Policy paralysis haunts our security

By Raza Rumi

Pakistan’s government has appointed a new committee to conduct ‘peace talks’ with the Taliban. The old committee, with journalists acting as peace-brokers, has been replaced by a coterie of bureaucrats who, in spite of their solid credentials, are likely to be men without a mandate. The talks between the TTP and the government in Islamabad will remain in a flux as the right-wing politicians most keen to engage with them still refuse to deliver on what they have sold to the general public – that you can actually negotiate with groups that have killed 50,000 Pakistanis including over 4,000 security personnel. Why do the government’s peace committees have no politician in them?

A recent report by The Wall Street Journal stated that the Pakistan Army has lost almost twice as many soldiers in the conflict with Taliban fighters as the United States (March 10, 2014). Yet, the civilian government and the army are opting for negotiations. This baffles plain logic unless there is a greater strategy at work. The civilian leadership seems split as the interior minister defends the TTP, while the defence minister warns of a military operation. At the same time, most of the demands put forward by the TTP can only be met if the military agrees to deliver on them. Thus, the future of talks remains dogged by this inherent divergence in the power structure within Pakistan.

Assuming that talks succeed and there is a civil-military consensus on the kind of concessions that need to be given to the militants, violence will only end temporarily. The sources of conflict and militancy are structural in nature and require a political shift along the lines that the national internal security policy suggests. Since the 1980s, extremist ideologies have penetrated the Pakistani society. Take the example of teaching benefits of jihad to children. Pakistani curricula guidelines since the 1980s had overtly required that the textbooks teach the virtues of jihad. Almost three generations have grown up imbibing such ideas. Changes under Pervez Musharraf revised some of this pedagogy but still, high school students learn that ‘Pakistan is an ideological state, and is based on Islamic ideologyâ’ (A Punjab textbook for Class X). Thus, the vague ideological frontiers mantra promotes exclusion and acceptance of faith-based narratives as supreme and just.

The TTP has unequivocally stated that they want to impose their version of Sharia and undo the current structure of state almost at gunpoint. The allies of the TTP such as the Laskhar-e-Jhangvi make it clear that their worldview has no place for Shias, Ahmadis and other brands of ‘infidel’ belief systems. This is why the current government is stuck between the imperative of keeping Punjab (where militant organisations have a social base) stable and ending violence in the rest of the country. It has also been stated (later denied) that the Pakistani security apparatus does not have the capacity to effectively dismantle the militant infrastructure across the country.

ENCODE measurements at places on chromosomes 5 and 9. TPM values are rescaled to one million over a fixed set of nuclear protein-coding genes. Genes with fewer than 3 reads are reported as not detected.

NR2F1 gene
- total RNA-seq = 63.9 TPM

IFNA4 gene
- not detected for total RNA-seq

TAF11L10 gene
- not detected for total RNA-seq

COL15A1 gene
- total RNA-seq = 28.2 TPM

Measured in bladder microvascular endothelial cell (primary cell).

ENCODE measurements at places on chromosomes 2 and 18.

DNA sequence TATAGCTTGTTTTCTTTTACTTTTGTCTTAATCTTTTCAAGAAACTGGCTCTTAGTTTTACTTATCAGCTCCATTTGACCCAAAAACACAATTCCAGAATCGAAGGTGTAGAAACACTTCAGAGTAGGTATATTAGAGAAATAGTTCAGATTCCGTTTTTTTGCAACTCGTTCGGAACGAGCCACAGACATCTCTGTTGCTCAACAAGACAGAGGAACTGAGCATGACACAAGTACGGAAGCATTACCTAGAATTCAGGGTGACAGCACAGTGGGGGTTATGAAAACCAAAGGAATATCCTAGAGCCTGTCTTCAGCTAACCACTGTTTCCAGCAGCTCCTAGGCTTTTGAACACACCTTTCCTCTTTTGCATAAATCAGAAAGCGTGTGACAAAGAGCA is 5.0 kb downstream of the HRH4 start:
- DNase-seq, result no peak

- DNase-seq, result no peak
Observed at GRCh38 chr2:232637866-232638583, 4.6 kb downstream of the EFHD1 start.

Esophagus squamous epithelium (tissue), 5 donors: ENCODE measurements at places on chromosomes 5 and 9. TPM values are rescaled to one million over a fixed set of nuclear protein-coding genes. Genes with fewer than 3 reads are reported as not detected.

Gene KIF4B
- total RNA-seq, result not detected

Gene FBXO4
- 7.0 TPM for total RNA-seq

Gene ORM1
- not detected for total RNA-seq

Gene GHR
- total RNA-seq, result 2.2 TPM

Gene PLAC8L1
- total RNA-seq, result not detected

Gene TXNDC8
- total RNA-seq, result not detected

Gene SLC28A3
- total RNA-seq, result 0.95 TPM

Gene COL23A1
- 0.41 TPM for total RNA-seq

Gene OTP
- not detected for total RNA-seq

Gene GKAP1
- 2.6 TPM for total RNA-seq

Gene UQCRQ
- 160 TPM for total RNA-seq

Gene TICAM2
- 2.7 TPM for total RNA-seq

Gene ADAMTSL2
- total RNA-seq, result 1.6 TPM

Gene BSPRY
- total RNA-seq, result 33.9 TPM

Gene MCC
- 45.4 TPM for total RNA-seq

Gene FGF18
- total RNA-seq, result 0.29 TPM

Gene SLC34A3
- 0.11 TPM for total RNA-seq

In recent weeks, I have met several middle-ranking and junior officials of the armed forces (ironically at the Karachi and Lahore literary festivals) who, on conditions of anonymity, expressed their outrage at the way the TTP were killing their colleagues. Most blamed the civilian leadership for not taking a clear stance on the militant networks. It would not be out of place to conclude that a similar sentiment prevails at the senior levels. With 4,000 lives lost and 13,000 personnel injured, the ‘enemy’ for the armed forces would be clear by now. What then prevents a decisive strategy?

The most obvious answer is Afghanistan where major transformations are about to occur. A presidential election next month will be followed by the drawdown of foreign troops. For the Afghan Taliban, this is a victorious moment and Pakistan’s sympathies are well known in this context. We have sufficiently laundered them as ‘good’ militants who have fought the evil ‘imperial’ force. How far would the Pakistani Taliban support them in their quest for power is an open question. In the short term, it is likely that all groups sharing the same overarching ideology will make a joint effort to claim their space in post-Nato Afghanistan.

The prospects of a ‘friendly’ government in Afghanistan are marred by the raised morale of the TTP as they would gain further strategic space to operate in Afghanistan. Their clout and ability to strike at the Pakistani state will increase manifold.

The constrained ability of Pakistani forces to chase them into Afghan territory would only result in more violence within Pakistan. Even the scions of militant organisations from ‘peaceful’ Punjab would be further empowered. In the 1990s, when the Sharif brothers tried to crack down on sectarian outfits, Afghanistan provided sanctuaries to the leaders of these banned outfits. With the increased dependence on Saudi petrodollars and strategic compacts with Bahrain and the UAE, it would be even more difficult to touch the Punjab-based sectarian outfits.

This is why indecision and ‘biding-time’ are strategies that smack of short-termism. Pakistan’s civil and military elite will have to stop viewing the Taliban as diverse, flexible phenomena that can suit our strategic requirements. The good and the bad are all interlinked. Politicians are now debating who among the erstwhile ‘bad’ groups are ‘lesser evils’.

The so-called peace process has turned into a farce exacting a heavy toll on the already dwindled state legitimacy.

Are we wilfully allowing the Taliban network to grow stronger for an uncertain victory abroad? Or are we witnessing a policy paralysis in Islamabad? These are some of the questions that need to be addressed urgently.

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